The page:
For the second time in two years, Rose Acre Farms Inc. of Seymour, Indiana, successfully defended allegations of price-fixing in a federal antitrust case related to the sale of shelled eggs.
On Dec. 12, 2019, in a case brought by 12 supermarkets, a Pennsylvania federal jury returned a verdict rejecting the supermarkets’ claims of conspiracy to reduce egg supply. Porter Wright, the attorneys for Rose Acre, also defeated an antitrust class action of direct purchasers in 2018.
The plaintiffs were some of the largest grocery store chains in the United States, including Kroger and Giant Eagle, that had declined to join the previous class action case. Plaintiffs alleged Rose Acre Farms and two industry groups conspired with others in order to raise shell egg prices, including that the defendants created an animal-welfare program as a pretext to raise egg prices.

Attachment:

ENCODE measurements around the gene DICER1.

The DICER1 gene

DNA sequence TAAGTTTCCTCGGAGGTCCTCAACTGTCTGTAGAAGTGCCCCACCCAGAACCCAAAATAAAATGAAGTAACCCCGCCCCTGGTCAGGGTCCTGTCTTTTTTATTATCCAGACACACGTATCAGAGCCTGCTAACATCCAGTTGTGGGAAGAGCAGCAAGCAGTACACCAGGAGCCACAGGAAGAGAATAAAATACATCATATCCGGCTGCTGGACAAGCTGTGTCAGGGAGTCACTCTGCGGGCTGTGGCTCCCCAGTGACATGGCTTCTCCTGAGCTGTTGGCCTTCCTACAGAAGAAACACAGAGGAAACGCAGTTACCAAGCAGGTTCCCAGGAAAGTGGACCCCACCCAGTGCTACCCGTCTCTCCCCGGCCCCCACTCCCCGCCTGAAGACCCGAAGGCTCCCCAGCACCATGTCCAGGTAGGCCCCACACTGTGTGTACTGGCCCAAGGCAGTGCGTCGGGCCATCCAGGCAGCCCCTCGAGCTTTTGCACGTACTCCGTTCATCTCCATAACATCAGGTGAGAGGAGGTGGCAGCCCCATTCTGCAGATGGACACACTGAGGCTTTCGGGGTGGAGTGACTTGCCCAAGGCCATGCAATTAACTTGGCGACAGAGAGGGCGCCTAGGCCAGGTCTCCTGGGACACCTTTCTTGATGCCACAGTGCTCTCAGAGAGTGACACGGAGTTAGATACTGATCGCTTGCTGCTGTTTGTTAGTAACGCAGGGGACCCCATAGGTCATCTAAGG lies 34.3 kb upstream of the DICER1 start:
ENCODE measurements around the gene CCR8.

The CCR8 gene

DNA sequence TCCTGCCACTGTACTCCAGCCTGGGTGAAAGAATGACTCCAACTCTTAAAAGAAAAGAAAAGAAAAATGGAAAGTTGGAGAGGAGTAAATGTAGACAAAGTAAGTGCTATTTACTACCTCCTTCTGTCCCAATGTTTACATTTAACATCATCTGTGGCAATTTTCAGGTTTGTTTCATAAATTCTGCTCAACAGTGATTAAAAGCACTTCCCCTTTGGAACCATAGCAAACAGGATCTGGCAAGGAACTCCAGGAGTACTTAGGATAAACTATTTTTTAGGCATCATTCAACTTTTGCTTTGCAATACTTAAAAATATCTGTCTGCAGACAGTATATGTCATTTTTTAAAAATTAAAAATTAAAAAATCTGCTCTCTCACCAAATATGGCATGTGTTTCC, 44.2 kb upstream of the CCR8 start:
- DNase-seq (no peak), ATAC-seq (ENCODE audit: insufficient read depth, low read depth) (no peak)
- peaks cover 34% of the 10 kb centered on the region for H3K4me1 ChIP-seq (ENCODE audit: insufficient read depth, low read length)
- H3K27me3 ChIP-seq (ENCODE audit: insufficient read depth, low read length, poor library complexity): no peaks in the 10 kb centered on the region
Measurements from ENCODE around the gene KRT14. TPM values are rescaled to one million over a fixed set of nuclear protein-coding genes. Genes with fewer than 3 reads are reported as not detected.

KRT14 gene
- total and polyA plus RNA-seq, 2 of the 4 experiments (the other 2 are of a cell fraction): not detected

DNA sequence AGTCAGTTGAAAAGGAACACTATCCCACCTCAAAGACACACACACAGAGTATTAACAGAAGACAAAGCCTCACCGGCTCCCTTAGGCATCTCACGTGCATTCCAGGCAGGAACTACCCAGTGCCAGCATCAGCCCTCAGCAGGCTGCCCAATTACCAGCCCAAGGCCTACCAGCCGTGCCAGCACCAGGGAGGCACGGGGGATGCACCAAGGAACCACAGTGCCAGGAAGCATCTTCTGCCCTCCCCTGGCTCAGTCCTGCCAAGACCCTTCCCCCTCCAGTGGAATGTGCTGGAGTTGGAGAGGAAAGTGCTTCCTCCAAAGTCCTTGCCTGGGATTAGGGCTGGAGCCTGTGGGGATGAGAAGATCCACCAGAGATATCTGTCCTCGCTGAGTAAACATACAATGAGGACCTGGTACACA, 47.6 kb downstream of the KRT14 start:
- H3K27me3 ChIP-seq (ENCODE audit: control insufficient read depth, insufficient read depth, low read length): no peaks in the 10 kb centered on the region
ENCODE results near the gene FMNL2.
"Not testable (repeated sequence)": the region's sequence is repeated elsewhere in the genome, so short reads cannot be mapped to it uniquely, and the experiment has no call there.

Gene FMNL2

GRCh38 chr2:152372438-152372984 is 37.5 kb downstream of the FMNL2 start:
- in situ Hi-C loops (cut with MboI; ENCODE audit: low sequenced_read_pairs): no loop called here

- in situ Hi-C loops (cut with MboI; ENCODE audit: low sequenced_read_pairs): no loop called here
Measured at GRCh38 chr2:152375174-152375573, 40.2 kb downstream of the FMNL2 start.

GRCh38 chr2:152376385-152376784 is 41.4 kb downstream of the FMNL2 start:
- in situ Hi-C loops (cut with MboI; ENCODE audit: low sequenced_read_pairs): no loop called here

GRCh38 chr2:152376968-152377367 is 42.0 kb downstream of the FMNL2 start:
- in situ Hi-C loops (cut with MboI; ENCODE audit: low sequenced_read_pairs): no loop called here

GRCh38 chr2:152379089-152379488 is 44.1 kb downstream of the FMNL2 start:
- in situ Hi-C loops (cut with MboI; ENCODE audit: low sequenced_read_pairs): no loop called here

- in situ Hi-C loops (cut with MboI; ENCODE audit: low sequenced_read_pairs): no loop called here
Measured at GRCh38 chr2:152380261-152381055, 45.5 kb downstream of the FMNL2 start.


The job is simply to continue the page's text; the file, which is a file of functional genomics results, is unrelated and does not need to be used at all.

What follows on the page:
In closing arguments last week, Porter Wright attorney Jim King reminded jurors it was the egg buyers who required producers to only sell eggs produced in compliance with the animal-welfare standards, and that egg prices went to historic lows after the standards were put into place.
The trial began six weeks ago, and after only a day and a half of deliberation, the jury found the plaintiffs failed to prove there was any conspiracy. The plaintiffs planned to seek roughly $1 billion in damages, which could have resulted in $3 billion after trebling.
In the 2018 class action case that resulted in a defense verdict in Rose Acre’s favor, the class was also seeking more than $1 billion in damages, which could have also resulted in a $3 billion verdict after trebling.
This case dates back to 2008, when various egg buyers filed a class action lawsuit against 13 egg producers.
Plaintiffs include Kroger Co., Giant Eagle Inc., Publix Super Markets, Inc., H-E-B Grocery Company, Safeway, Inc., Winn-Dixie Stores, Inc., Albertsons Companies, Inc., Hy-Vee, Inc., Walgreens Company, SuperValu, Inc., Roundys Supermarkets, Inc. and A&P.